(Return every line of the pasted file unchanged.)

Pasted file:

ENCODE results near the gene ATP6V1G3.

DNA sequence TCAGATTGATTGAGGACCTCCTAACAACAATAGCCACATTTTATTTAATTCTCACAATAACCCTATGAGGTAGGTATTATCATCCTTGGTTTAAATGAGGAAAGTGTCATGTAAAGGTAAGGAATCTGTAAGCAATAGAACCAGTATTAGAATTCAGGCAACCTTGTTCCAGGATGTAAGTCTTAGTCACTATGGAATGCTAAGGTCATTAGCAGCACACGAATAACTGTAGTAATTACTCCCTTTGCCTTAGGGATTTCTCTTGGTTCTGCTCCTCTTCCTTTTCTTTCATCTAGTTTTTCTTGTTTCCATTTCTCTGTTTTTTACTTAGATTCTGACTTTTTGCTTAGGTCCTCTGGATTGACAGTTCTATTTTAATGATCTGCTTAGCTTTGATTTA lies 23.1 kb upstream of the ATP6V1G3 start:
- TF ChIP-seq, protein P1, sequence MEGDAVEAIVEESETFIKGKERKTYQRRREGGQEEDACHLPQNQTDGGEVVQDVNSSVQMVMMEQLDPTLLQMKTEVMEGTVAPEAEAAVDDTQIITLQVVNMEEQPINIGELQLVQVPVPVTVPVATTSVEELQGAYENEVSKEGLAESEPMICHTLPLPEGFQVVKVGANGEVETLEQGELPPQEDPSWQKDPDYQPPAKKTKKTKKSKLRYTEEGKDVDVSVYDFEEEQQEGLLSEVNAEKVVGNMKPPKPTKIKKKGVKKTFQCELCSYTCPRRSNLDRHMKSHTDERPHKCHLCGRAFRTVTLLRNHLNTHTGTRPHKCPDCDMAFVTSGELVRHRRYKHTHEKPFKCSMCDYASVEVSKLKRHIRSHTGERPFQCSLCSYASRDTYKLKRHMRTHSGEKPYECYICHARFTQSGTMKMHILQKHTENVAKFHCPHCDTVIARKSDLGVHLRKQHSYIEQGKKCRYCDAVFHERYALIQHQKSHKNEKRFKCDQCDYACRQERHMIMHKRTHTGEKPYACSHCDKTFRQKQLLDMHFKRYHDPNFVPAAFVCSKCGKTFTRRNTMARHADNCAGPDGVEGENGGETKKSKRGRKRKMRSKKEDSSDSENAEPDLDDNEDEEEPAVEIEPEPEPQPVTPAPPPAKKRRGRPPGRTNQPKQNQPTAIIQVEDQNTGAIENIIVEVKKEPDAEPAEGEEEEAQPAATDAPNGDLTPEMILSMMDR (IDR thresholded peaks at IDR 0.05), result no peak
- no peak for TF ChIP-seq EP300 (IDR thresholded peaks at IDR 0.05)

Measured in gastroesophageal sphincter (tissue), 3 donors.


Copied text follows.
ENCODE results near the gene ATP6V1G3.

DNA sequence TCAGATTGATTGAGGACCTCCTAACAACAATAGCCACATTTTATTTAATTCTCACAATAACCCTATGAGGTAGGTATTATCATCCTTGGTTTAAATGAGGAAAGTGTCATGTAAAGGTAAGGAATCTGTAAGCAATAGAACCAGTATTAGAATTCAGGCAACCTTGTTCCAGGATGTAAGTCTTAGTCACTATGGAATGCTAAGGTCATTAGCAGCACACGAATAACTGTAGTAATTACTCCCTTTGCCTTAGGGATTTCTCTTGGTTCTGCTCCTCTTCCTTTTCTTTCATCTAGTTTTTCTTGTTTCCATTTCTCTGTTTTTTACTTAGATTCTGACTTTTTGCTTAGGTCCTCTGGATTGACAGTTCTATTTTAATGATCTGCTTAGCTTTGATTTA lies 23.1 kb upstream of the ATP6V1G3 start:
- TF ChIP-seq, protein P1, sequence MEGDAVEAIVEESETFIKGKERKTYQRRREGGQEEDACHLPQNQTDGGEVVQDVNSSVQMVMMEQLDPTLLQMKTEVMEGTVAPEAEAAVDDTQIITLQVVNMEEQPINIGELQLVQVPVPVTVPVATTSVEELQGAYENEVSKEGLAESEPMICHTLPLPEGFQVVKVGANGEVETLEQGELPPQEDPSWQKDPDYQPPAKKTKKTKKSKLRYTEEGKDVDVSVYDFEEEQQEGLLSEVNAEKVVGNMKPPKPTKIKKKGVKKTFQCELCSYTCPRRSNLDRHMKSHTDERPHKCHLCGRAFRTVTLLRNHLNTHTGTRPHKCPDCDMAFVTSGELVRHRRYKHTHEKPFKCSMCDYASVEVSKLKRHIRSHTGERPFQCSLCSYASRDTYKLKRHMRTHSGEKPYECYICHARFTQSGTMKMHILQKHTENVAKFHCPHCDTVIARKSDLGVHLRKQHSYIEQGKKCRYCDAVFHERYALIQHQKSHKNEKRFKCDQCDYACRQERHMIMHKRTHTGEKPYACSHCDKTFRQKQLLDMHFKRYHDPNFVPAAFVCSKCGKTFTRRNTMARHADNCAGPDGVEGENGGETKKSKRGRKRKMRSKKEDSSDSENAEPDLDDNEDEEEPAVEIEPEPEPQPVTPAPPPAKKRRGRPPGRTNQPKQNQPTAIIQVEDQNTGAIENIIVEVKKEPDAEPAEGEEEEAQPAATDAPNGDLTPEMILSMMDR (IDR thresholded peaks at IDR 0.05), result no peak
- no peak for TF ChIP-seq EP300 (IDR thresholded peaks at IDR 0.05)

Measured in gastroesophageal sphincter (tissue), 3 donors.